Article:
The quality of the diet has to do not only with the nutrients included, but also with the “anti-nutrients” excluded. Two items in particular that are commonly found in the American diet can undermine one’s outlook on life. These are caffeine and alcohol. An intake of roughly 700 mg or more caffeine per day (about five cups of coffee) is often associated with depression and mood swings. Caffeine causes short-term increases in blood sugar levels that can be followed by dramatic downward fluctuations. Consuming caffeine, in other words, is yet another path to the sugar “rollercoaster” of energy ups and downs. Cutting out caffeine and refined sugars for as little as one week has been shown clinically to improve mood in many individuals complaining of depression.2 Consumption of alcohol before bedtime can have similarly distorting effects upon mood. This is because alcohol consumption interferes with the body’s natural production of melatonin and thereby disturbs the nature and restfulness of the night’s sleep.3

Increasing Important Brain Chemicals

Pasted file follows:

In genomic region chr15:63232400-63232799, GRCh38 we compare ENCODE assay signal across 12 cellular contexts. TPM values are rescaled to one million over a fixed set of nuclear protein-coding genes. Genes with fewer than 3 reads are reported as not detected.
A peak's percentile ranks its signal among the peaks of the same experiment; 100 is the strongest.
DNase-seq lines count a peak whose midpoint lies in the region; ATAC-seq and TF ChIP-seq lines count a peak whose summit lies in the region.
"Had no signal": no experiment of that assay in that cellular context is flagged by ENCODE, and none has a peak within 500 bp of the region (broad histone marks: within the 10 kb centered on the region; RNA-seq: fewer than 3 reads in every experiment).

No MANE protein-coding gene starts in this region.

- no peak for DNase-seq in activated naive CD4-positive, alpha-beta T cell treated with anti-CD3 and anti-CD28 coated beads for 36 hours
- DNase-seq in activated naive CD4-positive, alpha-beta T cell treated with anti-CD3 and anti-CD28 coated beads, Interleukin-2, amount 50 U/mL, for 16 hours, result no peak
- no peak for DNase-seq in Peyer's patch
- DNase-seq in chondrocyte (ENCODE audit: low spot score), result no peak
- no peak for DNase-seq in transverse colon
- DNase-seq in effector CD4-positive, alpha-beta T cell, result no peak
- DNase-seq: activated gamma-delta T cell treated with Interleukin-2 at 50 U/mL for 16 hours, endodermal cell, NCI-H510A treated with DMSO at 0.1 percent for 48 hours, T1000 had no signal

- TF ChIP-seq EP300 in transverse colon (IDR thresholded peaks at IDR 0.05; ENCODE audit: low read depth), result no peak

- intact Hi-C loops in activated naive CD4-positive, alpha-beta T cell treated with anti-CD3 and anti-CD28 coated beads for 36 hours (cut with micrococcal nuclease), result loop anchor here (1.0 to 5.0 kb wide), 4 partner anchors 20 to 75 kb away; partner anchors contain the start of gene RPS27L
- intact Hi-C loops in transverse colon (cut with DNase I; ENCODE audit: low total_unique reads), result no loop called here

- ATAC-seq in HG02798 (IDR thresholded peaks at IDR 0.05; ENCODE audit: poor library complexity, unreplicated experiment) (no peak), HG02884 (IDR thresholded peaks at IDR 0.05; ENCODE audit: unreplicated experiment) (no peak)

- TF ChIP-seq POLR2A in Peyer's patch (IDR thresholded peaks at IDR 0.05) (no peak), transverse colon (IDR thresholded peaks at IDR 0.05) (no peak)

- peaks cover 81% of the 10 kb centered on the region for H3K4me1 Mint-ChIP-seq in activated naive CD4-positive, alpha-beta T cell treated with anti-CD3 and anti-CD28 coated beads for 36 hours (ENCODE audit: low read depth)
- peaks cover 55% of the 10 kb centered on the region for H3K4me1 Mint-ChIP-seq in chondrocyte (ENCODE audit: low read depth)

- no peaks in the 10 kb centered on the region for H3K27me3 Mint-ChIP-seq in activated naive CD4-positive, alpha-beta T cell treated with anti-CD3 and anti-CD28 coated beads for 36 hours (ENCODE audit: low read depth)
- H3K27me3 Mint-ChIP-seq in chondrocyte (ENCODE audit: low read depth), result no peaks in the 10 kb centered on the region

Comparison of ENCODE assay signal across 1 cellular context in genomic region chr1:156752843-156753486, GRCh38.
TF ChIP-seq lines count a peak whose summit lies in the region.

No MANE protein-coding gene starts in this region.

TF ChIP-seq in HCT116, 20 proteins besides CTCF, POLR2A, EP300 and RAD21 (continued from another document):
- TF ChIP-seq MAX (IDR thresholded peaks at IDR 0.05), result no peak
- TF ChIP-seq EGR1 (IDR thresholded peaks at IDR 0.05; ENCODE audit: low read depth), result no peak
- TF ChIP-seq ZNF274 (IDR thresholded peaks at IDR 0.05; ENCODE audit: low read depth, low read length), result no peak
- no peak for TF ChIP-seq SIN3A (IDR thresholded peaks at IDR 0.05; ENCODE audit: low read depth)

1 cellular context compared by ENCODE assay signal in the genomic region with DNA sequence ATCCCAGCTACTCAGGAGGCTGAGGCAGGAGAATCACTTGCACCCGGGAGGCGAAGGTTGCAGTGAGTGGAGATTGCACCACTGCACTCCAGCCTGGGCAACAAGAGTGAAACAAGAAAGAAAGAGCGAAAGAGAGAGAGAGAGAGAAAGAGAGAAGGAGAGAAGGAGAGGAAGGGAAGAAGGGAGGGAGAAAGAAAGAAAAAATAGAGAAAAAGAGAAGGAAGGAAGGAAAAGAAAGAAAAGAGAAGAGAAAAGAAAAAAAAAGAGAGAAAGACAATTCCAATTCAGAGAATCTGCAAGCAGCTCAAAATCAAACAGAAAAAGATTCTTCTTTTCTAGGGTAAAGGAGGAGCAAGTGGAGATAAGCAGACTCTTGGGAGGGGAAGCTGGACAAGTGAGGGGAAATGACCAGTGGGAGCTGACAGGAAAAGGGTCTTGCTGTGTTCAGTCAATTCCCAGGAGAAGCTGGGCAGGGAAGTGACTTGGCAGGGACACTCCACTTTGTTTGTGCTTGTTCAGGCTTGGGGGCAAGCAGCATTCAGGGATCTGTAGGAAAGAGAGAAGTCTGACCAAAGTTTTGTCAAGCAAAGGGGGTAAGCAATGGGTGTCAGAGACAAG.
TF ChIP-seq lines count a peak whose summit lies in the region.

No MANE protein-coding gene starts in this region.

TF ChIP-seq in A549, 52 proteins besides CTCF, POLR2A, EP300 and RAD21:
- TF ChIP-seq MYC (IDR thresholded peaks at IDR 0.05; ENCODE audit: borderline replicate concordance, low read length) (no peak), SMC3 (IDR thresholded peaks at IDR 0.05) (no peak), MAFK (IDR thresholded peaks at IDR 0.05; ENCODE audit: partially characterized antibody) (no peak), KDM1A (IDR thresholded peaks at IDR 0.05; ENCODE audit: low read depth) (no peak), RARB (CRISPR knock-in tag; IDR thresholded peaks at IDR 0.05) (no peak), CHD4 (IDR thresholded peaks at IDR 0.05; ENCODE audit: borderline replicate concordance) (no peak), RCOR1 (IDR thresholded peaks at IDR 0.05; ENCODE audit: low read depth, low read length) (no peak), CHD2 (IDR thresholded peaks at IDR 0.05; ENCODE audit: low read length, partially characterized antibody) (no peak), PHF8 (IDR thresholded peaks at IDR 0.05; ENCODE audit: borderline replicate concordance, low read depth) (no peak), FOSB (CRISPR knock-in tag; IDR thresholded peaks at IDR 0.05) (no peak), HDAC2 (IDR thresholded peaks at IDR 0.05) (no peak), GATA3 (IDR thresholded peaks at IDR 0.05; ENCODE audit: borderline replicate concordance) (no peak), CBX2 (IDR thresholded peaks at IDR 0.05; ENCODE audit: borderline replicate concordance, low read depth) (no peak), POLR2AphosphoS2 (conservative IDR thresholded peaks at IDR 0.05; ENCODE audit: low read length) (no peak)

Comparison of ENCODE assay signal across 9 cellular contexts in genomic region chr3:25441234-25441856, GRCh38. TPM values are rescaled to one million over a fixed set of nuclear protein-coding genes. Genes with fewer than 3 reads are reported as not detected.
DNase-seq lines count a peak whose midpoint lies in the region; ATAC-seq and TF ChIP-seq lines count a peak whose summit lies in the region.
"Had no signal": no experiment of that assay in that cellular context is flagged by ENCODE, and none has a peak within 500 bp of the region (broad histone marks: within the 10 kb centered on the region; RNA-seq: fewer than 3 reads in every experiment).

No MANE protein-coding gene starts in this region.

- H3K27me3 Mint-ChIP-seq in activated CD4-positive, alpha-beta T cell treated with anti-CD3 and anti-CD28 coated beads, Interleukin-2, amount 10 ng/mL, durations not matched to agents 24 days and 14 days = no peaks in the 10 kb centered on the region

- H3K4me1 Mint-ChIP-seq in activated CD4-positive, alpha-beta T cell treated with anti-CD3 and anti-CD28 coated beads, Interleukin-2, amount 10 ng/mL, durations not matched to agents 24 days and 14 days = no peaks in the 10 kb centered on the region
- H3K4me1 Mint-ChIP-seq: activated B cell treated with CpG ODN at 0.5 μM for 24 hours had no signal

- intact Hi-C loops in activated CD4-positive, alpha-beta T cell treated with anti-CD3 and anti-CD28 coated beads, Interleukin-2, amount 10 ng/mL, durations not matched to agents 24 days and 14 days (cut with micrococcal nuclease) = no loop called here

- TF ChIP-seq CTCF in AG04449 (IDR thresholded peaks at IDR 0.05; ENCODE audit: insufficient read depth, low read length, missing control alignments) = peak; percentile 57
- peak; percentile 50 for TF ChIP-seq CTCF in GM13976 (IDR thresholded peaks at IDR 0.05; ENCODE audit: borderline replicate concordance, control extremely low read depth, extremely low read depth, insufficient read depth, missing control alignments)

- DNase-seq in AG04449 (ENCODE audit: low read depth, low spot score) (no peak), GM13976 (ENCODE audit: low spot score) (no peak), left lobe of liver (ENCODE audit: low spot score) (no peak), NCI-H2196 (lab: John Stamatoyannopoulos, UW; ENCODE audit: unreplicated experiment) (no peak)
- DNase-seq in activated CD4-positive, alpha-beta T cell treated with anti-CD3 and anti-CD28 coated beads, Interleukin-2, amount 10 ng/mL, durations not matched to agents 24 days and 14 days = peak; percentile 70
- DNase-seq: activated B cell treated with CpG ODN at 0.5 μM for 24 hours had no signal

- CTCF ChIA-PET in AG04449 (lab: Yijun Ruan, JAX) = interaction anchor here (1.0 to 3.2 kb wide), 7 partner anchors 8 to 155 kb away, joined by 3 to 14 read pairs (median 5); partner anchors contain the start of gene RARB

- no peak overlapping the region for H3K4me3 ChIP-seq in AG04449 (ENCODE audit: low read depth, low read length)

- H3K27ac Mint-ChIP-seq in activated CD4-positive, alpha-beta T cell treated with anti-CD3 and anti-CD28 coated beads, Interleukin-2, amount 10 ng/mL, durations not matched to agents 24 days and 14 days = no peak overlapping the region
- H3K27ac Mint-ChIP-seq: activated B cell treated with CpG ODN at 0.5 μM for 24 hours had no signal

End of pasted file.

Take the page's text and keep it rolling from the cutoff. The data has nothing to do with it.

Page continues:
The quality of both mental and emotional functioning is highly dependent upon special messengers in the brain, the neurotransmitters. These chemicals carry the signals between nerve cells. The most important brain messengers are serotonin, norepinephrine and dopamine. Antidepressant drugs, such as Prozac, strongly manipulate the levels of one or more of these neurotransmitters, generally with a plethora of side effects. However, it is possible to naturally boost and/or to stabilize the brain’s levels of various neurotransmitters without getting caught up in the pharmaceutical drug culture.

One method of improving mood that works for many is to provide additional quantities of the “building blocks” of the major neurotransmitters. This can be accomplished through the skilled manipulation of the diet or, and this is more convenient for most of us, it can be accomplished with dietary supplements. Serotonin, for instance, is made in the body from the essential amino acid L-tryptophan that is found in various foods. The intermediate step in serotonin synthesis involves 5-hydroxytryptophan, usually abbreviated as 5-HTP. In various clinical trials, 5-HTP has been shown to be both safe and effective in cases of depression originating from a variety of causes. The primary side effect found with 5-HTP is gastrointestinal upset at higher intake levels.4,5 Interestingly, 5-HTP has also been shown to be useful in cases of anxiety and not just in cases of depression.6 A natural or non-synthetic source of 5-HTP is the plant known as Griffonia simplicifolia. 5-HTP has been used for decades in Europe without any health issues being raised.